US cutting back troops in Pakistan

The US military said it has begun pulling some American troops out of Pakistan after Islamabad requested a smaller presence, amid tensions over a US raid against Osama bin Laden.

The Pakistani government had asked for a scaling back of the US contingent of more than 200 troops earlier this month, Pentagon spokesman Colonel Dave Lapan said.

“We were recently (within the past 2 weeks) notified in writing that the government of Pakistan wished for the US to reduce its footprint in Pakistan. Accordingly, we have begun those reductions,” Lapan said in a statement.

He did not say how many troops would be pulled out. Most of the US personnel are special forces that train and advise Pakistani troops as part of a long-running effort to counter Al-Qaeda and other Islamist militants.

The withdrawal of some US troops underscored the crisis between the two countries in the aftermath of the US raid that killed bin Laden on May 2, despite US diplomatic efforts to smooth over tensions.

The difficult relationship between Pakistan and the United States has come under severe strain after US commandos swooped in on the Al-Qaeda chief’s compound in the Pakistani city of Abbottabad, home to a military academy.

Days after the raid, Army chief General Ashfaq Kayani said that any similar raid on Pakistani soil would prompt a review of military cooperation with the United States and informed army commanders of a decision to reduce the strength of US military personnel to “the minimum level.”

Even before the operation, Pakistani officials had told the Americans they wanted about 20 to 30 of the roughly 150 special forces troops to be withdrawn after a CIA employee shot and killed two Pakistanis in Lahore, according to a recent report in the Washington Post.

Pakistan had demanded a smaller US presence after months of haggling over the fate of the employee, Raymond Davis, who was initially charged with murder, it said.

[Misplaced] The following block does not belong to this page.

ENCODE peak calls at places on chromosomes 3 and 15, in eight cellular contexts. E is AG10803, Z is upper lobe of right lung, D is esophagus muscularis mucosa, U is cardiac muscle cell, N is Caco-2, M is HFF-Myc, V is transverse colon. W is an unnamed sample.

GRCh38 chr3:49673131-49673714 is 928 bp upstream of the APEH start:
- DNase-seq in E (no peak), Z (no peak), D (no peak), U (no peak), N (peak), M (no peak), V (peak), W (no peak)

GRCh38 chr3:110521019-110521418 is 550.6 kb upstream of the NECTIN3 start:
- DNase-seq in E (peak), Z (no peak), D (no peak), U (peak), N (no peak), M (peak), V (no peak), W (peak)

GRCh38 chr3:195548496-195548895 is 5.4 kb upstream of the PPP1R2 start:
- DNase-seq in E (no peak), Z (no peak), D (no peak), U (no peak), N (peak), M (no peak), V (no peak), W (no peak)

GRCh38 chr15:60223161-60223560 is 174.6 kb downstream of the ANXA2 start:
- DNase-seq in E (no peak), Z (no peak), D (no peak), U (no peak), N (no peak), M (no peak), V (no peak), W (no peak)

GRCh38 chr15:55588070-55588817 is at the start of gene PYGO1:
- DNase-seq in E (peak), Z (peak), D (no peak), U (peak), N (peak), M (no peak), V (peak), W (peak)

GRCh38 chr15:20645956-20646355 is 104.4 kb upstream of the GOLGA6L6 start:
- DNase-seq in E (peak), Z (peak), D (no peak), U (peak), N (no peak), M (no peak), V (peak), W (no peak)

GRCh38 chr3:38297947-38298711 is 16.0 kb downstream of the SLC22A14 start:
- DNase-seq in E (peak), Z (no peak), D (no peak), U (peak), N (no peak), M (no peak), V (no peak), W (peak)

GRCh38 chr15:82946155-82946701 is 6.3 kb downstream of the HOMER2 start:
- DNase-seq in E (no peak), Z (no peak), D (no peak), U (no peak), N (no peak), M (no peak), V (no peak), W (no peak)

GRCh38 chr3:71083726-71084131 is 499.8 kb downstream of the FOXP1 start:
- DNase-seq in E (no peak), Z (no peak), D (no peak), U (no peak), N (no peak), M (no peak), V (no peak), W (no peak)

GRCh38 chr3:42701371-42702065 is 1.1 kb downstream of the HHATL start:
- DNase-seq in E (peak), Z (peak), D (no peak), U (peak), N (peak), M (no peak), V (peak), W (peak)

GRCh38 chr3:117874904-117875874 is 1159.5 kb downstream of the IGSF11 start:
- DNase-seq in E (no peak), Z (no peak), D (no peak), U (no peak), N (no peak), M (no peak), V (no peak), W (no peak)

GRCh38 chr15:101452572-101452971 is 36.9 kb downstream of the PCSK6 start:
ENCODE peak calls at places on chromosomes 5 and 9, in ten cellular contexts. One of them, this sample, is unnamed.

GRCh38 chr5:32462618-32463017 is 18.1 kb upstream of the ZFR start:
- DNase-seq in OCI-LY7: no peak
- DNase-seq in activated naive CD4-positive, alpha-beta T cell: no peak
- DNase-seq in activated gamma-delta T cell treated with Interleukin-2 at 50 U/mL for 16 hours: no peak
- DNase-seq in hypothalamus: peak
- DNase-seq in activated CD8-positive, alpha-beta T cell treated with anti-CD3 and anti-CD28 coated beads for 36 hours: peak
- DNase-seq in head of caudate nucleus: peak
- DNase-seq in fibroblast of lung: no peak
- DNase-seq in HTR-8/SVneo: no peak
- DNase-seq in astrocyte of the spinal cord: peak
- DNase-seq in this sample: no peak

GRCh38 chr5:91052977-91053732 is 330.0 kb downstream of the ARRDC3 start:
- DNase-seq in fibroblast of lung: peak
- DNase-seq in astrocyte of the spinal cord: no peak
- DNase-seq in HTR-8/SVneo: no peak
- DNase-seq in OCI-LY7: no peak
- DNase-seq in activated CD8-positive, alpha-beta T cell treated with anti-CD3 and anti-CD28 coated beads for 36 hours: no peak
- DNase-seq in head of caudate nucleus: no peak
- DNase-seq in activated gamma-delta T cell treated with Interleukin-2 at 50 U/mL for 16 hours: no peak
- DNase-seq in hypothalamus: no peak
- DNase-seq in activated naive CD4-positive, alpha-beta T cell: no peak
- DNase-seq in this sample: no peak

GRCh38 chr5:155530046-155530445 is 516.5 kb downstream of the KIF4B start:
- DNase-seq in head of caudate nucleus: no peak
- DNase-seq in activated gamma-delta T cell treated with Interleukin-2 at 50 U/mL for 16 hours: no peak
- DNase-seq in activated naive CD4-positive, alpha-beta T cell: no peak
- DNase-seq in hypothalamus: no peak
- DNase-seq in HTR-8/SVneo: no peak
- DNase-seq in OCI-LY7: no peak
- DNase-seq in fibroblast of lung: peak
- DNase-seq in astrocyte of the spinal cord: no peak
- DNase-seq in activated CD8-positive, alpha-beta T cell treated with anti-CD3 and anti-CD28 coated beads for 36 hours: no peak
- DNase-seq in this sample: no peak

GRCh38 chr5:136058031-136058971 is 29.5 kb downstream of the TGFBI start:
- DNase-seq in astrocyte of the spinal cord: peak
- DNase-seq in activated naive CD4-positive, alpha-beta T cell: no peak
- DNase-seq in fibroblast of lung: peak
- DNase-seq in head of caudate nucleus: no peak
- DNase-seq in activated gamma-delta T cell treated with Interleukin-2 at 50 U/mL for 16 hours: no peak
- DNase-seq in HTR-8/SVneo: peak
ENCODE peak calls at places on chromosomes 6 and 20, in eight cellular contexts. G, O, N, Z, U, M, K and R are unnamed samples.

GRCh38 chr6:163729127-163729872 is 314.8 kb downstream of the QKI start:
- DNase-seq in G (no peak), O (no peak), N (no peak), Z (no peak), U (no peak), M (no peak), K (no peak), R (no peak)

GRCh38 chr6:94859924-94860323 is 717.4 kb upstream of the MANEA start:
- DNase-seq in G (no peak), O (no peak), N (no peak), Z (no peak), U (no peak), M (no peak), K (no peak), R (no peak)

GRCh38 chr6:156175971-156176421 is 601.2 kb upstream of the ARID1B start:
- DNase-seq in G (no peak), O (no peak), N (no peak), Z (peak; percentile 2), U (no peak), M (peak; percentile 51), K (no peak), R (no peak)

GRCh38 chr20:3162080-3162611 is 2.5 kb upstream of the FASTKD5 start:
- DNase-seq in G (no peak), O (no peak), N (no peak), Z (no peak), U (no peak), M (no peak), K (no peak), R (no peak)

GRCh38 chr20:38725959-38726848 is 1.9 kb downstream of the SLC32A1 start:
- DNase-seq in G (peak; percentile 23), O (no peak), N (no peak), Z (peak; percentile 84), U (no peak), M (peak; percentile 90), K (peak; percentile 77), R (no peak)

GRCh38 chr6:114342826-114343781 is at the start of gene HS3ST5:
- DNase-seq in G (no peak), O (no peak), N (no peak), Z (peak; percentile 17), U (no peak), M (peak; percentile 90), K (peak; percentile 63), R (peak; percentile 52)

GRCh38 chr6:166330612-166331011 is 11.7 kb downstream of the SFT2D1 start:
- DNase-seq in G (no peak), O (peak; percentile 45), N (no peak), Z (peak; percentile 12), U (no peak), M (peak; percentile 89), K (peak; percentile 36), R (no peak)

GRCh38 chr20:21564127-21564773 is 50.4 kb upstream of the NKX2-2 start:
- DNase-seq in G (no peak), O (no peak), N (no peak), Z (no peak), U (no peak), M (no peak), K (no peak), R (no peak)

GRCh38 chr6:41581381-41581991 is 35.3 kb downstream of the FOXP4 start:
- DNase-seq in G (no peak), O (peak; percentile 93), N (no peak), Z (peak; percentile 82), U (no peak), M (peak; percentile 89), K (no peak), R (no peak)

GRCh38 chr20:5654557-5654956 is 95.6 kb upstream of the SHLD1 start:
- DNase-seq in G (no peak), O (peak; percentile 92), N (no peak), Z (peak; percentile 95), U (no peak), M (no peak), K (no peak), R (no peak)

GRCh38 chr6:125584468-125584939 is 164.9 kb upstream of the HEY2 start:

Davis was eventually released in March after the families of those killed were paid “blood money.”

Furious US lawmakers are demanding a re-evaluation of relations in the wake of the bin Laden raid, charging that Pakistan is playing a double-game of supporting Islamist militants while enjoying a steady stream of aid from the heavily indebted United States.

But the Obama administration needs the Pakistani port of Karachi and its roads to supply US forces in landlocked Afghanistan.

Washington also wants to keep US intelligence officers on the ground in Pakistan and ensure nuclear weapons stay out of the hands of extremists.

For its part, Pakistan sees some militant groups as a useful hedge against its archfoe India, and wants to preserve its influence in neighboring Afghanistan as a strategic counterweight.

Some US officials and analysts say Pakistan and the United States still need each other, and that underlying interests will persuade both sides to try to avoid a total collapse in relations.

Pakistan backed Afghanistan’s hardline Taliban regime but switched sides overnight following the September 11, 2001 attacks by Al-Qaeda.

Since then, the United States has provided some $18 billion in assistance to Pakistan.

Most of the aid has gone to the military, but with Obama’s support, Congress approved a five-year, $7.5 billion aid program in 2009 aimed at building schools, roads and democratic institutions.

By: Dan De Luce
AFP

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